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“I’d never been to this kind of event before”: McKinsey research accelerates Black economic mobility

What happens when Black executives, government officials, nonprofit leaders, and scholars join forces to accelerate Black economic mobility? We’re beginning to find out. The Black Economic Forum (BEF) recently marked its fifth anniversary. The annual event convenes Black leaders from the public, private, and social sectors—drawing over 200 attendees this year—partnering to increase economic mobility in US Black communities and support the next generation of Black businesses and entrepreneurs.

“The vision was that this would be a research-backed event, where people wouldn’t just connect, but generate ideas and take action,” says Duwain Pinder, a McKinsey partner who’s worked on BEF since its inception in 2018.

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Duwain Pinder

BEF grew out of the Summer Executive Workshop Series, an annual convening on Martha’s Vineyard of Black leaders hosted by the Beta Iota Boulé Foundation. The oldest Black fraternity in America, its work focuses on leadership development. Its former leaders saw an opportunity to partner with the Executive Leadership Council, a national organization composed of current and former Black CEOs and senior executives. McKinsey joined as a knowledge partner to provide insights-based recommendations to advance the mission of Black economic mobility.

This unique model is what attracted Dr. Cindy Pace, MetLife’s global chief of diversity, equity, and inclusion, to BEF.

“The conversations aren’t philosophical—they get into micro actions you can immediately take into your organization,” she says. “It’s an intimate setting with Black entrepreneurs, executives and CEOs and other leaders. I’d never been to this kind of event before.”

McKinsey’s research on investing for equity helped Cindy find new avenues for meeting MetLife’s DEI goals.

“McKinsey transcends being a professional services firm. It’s a thought leader in Black economic mobility,” says Cindy. “They’ve pushed us to think differently about Black consumers, supplier and business diversity—and to take that into our workplaces.”

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Cindy Pace

The firm’s research report Race in the workplace: The frontline experience provided an ‘aha’ moment for Cindy: Only 4 percent of frontline workers move into corporate roles, despite 70 percent reporting they would like to, due in part to frontline workers being less likely to understand and be involved in a company’s DEI initiatives.

“We didn’t want this to be our ‘broken rung,’” Cindy says. “We realized there was a low-hanging fruit of doing a better job communicating our message.”

MetLife has since implemented digital tools designed for employees in call centers and customer service areas to better engage with DEI efforts with the goal of career advancement.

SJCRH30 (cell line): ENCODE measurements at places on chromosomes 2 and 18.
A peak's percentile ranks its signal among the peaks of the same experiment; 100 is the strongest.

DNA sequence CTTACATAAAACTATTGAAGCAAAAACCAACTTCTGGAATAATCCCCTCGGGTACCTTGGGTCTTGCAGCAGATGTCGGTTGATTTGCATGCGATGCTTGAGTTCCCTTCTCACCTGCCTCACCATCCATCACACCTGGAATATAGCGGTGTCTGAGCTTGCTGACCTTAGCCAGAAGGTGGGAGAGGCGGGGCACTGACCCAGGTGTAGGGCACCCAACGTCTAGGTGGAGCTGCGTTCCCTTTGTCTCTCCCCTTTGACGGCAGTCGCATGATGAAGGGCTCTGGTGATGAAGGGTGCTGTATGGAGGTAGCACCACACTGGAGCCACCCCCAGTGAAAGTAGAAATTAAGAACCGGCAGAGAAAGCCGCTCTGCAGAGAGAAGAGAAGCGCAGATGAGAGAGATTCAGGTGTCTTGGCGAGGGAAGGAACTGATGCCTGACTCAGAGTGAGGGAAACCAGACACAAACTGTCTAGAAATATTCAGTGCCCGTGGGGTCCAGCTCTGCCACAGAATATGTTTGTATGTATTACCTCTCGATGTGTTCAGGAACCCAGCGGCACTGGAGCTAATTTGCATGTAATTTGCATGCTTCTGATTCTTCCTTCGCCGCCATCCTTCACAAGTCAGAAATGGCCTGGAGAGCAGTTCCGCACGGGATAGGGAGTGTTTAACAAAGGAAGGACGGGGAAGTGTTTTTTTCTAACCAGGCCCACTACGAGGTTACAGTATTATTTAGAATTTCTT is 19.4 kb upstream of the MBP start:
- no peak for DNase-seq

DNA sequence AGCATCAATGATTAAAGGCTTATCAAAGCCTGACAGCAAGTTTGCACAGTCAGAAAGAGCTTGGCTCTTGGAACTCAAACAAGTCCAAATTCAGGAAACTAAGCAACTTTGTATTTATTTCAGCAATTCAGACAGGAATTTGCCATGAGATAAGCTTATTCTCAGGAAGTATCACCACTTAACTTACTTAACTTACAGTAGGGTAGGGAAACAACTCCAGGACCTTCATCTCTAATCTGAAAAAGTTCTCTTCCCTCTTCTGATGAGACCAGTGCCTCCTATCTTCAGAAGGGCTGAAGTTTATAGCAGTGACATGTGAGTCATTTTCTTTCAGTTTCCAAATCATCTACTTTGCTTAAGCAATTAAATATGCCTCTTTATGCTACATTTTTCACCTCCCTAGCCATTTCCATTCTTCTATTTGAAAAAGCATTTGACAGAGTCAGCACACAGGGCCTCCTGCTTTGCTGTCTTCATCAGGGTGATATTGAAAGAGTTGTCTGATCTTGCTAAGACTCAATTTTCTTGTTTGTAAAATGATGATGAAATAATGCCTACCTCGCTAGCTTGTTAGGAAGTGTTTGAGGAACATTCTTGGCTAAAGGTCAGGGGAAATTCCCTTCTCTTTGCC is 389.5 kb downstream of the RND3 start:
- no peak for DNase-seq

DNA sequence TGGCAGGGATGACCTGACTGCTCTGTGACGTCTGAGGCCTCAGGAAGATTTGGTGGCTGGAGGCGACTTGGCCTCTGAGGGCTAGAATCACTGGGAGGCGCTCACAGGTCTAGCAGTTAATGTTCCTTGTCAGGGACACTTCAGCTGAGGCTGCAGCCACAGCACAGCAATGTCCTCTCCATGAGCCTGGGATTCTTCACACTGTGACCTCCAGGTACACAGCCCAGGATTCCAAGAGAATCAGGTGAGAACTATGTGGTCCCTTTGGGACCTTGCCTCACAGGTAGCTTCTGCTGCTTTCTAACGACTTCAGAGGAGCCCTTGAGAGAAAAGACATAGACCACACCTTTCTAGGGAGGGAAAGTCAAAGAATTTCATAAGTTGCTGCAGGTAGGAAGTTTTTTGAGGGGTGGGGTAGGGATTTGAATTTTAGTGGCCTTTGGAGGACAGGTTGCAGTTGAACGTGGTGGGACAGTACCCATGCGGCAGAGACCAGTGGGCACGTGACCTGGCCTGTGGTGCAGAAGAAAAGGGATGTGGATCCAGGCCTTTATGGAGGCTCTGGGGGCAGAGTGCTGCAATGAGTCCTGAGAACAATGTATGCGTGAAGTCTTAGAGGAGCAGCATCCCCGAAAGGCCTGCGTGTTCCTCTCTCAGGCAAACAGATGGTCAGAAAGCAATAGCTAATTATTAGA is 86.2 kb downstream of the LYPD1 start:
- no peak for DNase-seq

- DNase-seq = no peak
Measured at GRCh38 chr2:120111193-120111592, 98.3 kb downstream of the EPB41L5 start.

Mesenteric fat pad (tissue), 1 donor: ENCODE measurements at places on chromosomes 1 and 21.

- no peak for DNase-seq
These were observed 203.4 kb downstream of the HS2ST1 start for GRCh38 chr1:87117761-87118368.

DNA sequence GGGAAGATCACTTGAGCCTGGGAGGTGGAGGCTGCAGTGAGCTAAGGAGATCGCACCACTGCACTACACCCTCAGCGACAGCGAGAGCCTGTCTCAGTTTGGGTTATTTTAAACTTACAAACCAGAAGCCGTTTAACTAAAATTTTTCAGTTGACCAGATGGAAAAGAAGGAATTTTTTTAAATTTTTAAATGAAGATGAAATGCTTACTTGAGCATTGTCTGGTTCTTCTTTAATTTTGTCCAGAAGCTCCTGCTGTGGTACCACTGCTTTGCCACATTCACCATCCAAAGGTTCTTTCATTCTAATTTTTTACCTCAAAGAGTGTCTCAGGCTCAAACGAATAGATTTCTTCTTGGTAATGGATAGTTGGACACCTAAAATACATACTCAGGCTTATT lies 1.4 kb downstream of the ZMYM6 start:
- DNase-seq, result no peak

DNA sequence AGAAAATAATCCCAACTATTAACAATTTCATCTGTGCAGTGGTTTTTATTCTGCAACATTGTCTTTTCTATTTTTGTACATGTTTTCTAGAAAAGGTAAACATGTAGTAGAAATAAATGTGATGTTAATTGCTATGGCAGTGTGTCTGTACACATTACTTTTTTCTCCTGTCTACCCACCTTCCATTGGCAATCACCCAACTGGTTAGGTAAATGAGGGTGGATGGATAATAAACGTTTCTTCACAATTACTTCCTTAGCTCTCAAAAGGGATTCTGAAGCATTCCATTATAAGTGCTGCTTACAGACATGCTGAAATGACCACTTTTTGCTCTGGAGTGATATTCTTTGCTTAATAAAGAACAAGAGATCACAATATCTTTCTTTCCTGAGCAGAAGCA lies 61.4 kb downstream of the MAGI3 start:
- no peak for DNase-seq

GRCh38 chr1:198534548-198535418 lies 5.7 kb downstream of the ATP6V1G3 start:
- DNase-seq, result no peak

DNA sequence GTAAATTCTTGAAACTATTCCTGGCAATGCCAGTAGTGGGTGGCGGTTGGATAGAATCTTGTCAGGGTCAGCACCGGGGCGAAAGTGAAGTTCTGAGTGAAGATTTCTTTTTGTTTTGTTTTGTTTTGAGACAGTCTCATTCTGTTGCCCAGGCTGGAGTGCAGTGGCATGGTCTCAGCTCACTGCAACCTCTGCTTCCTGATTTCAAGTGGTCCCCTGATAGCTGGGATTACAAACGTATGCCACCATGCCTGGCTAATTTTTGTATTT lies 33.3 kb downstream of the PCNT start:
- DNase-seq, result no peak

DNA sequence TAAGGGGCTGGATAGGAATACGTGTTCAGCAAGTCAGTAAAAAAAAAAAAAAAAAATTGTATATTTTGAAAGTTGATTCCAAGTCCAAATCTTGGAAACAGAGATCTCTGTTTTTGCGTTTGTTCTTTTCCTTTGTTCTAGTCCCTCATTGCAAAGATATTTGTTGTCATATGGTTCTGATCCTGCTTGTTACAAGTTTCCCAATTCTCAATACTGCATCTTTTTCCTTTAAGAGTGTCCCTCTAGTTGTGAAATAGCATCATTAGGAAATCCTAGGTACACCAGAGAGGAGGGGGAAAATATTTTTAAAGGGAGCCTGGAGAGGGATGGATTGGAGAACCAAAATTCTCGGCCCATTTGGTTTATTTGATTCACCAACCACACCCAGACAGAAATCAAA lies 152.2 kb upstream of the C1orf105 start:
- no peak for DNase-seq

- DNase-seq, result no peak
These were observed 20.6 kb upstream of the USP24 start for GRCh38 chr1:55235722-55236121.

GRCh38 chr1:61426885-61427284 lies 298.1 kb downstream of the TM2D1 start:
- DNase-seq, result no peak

Supplier and business diversity is top of mind for companies like MetLife. Duwain says it has always been a topic of importance at BEF and was a major focus this year.

“Corporations can have a major impact on economic mobility through the suppliers they ask for, and not just food or janitorial services, but professional services,” says Duwain. “This has downstream impacts on the broader economy. That’s a specificity we didn’t have five years ago that’s really helping corporations take action.”

For MetLife’s part, the company’s Supplier and Inclusion Development Program elevates diverse suppliers across the company’s supply chain, ultimately advancing long-term economic growth in the communities where they live and work. Since the inception of the program in 2003, the company has engaged with over 200 diverse business partners, spending approximately $3.5 billion. Earlier this year, MetLife announced a commitment to reach $5 billion in spend with diverse suppliers by 2030, and annually report the economic impact of MetLife’s diverse supply chain.

“Spend on procurement isn’t the same as investment in businesses,” Cindy says, citing McKinsey’s research on supplier diversity. “If we invest in our business suppliers so they can grow, they’ll hire within their communities and make a broader impact.”

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Attendees at the Black Economic Forum

BEF is focused on its agenda of action and progress, expanding beyond the summer convening. It recently held its first city-specific meeting with cross-sector leaders in Detroit, and industry roundtables on technology and education, with more in the works.

Duwain, whose work at McKinsey is focused on cross-sector inclusive growth and includes work with higher education institutions, among them historically Black colleges and universities, says the continued success of the forum is vital for doing this kind of work.

“The forum is a way to ensure that I am understanding the needs of the leaders who are living this day to day,” he says.